Senator Elizabeth Warren (D-MA) recently decided to give a generous gift to President Donald Trump. No, it wasn’t an admission that she is not really Native American, nor was it an autographed “Pow Wow Chow” recipe. Instead, Warren all but admitted that she plans to run for president in 2020.
Her pseudo-announcement was met with both excitement and skepticism from the left and a jubilant social media celebration on the right. But there was one left-leaning publication that came under fire for violating the Holy Principles Of Wokeness.
In response to Warren’s announcement, Politico published a piece titled, “Warren battles the ghosts of Hillary,” in which they asked an important question: “How does Warren avoid a Clinton redux — written off as too unlikable before her campaign gets off the ground?” Apparently, the sin committed by Politico was related to their questioning Warren’s likability, which is something that the High Council of the Woke has determined to be sexist.
Put simply, assessing the likability of a female candidate is an example of misogyny – or something.
Progressives Wreck Politico
After the story ran, several prominent progressives lashed out at the news outlet for its sexist speculations. CNN Contributor Joan Walsh tweeted: “How dare you @politico? I am not endorsing anyone for a long time but you make me want to get into @ewarren’s corner fast. This is so offensive.”
Journalist Soledad O’ Brien also joined in with her own tweet. “Politico out early with the ‘women’ and ‘unlikeable’ move. Come on wonen at @politico —call out some of this bullsh*t from your colleagues.”
Author Jennifer Palmieri wrote: “When did @ewarren become unlikable? Looks like you can pinpoint time of unlikability to moment she showed ambition to be POTUS. As far as women have come, people still find women w/ ambition vexing. ‘There’s something about her I just don’t like.’”
NBC’s Ashton Pittman also published a piece titled: “Elizabeth Warren, Hillary Clinton and the sexist hypocrisy of the ‘likability’ media narrative. Here we go again.”
Pittman rightly points out that likability is a “flawed metric for political candidates,” but then goes on to claim that “there is something particularly pernicious about the recent trend of evaluating women this way.” According to the author, women with power are often held to different standards from men, and in many cases, they are judged more harshly for their behavior.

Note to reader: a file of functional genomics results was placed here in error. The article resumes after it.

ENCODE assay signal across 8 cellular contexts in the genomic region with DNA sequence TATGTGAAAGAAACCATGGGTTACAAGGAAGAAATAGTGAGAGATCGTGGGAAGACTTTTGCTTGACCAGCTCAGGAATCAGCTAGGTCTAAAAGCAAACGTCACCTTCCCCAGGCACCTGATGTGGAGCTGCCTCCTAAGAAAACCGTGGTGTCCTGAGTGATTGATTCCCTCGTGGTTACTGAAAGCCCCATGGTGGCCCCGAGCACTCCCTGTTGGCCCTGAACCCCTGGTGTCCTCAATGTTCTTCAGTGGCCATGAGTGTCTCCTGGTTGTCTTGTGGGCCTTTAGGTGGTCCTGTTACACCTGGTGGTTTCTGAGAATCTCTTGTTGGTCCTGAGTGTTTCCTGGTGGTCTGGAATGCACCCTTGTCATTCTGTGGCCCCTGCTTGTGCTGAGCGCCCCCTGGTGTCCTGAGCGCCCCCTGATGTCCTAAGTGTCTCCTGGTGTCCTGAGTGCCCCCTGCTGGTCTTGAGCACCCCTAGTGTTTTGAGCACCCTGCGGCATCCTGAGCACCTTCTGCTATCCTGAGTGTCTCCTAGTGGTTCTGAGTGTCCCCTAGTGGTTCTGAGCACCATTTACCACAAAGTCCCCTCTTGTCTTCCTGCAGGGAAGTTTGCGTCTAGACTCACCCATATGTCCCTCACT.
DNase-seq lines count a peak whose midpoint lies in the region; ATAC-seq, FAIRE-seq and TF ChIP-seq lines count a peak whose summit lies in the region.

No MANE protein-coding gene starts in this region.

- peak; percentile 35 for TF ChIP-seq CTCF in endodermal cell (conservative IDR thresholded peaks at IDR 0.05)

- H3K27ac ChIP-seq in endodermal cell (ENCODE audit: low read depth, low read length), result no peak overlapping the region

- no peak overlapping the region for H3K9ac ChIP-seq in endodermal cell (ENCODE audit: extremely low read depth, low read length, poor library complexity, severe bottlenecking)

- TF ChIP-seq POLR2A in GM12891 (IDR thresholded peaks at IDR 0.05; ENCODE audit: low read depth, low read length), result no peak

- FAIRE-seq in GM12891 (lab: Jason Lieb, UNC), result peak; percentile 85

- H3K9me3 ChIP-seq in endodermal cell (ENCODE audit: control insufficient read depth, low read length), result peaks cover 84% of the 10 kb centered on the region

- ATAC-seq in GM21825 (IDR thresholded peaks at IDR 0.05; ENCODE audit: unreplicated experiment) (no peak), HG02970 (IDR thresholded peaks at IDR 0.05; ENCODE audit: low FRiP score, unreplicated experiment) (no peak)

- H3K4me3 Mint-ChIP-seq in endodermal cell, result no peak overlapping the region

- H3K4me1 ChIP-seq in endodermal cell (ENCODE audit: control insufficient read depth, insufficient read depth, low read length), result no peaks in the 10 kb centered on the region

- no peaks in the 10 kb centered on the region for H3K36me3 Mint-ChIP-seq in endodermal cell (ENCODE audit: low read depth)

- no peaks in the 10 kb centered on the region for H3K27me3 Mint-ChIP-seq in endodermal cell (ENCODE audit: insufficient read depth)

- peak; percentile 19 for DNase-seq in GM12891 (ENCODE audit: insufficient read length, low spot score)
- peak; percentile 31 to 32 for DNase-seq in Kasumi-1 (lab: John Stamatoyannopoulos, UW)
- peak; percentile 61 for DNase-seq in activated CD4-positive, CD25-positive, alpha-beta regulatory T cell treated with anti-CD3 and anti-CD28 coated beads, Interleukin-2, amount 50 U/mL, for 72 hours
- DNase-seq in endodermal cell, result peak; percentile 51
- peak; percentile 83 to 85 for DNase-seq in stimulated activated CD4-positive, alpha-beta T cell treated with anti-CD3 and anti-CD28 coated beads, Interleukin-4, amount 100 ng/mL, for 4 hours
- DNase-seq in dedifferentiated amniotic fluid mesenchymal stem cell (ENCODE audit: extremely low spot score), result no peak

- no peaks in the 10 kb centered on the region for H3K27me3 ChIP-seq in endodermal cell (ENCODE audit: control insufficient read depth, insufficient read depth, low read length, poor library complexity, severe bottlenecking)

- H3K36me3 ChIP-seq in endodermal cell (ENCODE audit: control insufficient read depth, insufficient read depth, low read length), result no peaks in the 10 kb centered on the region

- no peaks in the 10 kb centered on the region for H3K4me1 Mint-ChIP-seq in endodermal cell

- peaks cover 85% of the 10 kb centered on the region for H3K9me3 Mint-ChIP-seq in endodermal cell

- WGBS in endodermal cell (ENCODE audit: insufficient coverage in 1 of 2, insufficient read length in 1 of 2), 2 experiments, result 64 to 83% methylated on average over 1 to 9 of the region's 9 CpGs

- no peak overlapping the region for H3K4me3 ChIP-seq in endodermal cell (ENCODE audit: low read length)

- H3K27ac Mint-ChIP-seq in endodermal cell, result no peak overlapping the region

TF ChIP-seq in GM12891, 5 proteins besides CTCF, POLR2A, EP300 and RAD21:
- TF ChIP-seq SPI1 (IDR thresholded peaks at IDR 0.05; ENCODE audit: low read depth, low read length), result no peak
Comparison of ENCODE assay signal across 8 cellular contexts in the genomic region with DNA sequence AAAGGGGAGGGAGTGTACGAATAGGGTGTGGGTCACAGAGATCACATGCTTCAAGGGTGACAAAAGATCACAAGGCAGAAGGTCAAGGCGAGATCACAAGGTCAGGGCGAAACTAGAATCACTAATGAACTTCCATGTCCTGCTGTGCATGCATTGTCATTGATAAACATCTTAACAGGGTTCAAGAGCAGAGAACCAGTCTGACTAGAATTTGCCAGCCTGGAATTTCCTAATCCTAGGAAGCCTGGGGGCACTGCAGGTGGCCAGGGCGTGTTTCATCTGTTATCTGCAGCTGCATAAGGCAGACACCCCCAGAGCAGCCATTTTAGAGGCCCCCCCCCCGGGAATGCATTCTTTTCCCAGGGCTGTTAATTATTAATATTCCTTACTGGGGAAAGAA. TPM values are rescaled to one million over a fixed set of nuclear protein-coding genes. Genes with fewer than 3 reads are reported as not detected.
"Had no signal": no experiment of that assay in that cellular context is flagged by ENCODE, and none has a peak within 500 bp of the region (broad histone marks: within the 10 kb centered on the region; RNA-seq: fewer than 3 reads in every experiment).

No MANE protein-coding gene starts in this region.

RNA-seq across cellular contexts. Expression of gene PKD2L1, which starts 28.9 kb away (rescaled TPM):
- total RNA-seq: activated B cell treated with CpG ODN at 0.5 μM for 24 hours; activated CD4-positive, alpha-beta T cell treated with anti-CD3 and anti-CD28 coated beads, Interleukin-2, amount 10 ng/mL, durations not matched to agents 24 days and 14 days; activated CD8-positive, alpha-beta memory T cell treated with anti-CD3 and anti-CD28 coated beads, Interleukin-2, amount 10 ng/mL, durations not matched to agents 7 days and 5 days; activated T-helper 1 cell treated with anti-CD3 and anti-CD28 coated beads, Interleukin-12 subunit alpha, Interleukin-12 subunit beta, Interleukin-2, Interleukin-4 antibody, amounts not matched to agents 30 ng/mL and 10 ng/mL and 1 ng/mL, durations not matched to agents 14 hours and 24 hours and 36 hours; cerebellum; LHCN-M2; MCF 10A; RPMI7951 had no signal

Is Likability A Sexist Metric?
Pittman makes some valid points when he references studies that show perceptions of powerful women are different than those of men in similar positions. However, this notion is not as applicable to the subject of likability as some might believe.
Likability has been a major factor in politics for ages.
Likability has been a major factor in politics for ages. This principle was evident in the 1960 presidential debate between John F. Kennedy and Richard Nixon. Being that it was the first debate to be televised, physical appearance mattered far more than it had previously, and those who watched believed that Kennedy – young, handsome, and more polished than his opponent – won the debate.
Moreover, it does not seem to be applied to women more often than men. During the 2016 campaign, news outlets analyzed the likability of GOP candidates Ted Cruz, Marco Rubio, and most of the others. During the 2012 campaign, they also discussed Mitt Romney’s likability as well. It’s worth pointing out that another left-leaning female politician’s likability recently became part of the conversation. People on both sides of the aisle agreed that Alexandria Ocasio-Cortez’s video of dancing with friends made her more likable.
What About Warren’s Likability?
The reality is that when it comes to political candidates, it is their personalities and behavior that make them either attractive or unattractive to voters. In his piece, Pittman asks: “Has Warren become incredibly unlikable over the past two years? Or is this change more an indication of her growing power.”
Well, Mr. Pittman, perhaps there is more to this story than simple sexism. Is it possible that a significant contributor to Warren’s lack of likability is the fact that she claimed to be Native American and used her appropriated genealogy to benefit her career? Could it be the huge mistake she made when she publicized the results of a DNA test revealing that she is so white she makes talcum powder look like charcoal?
Politico’s article was not an indicator of bigotry toward powerful females; it was speculation on a metric by which most political candidates are judged. But, according to progressives, it was not appropriate because it cast a critical look at a Democratic candidate. It is not hard to imagine how they might respond if any publication posted a similar article about a female conservative candidate. Indeed, you only need to look at their treatment of Sarah Palin to get a glimpse how that would go.
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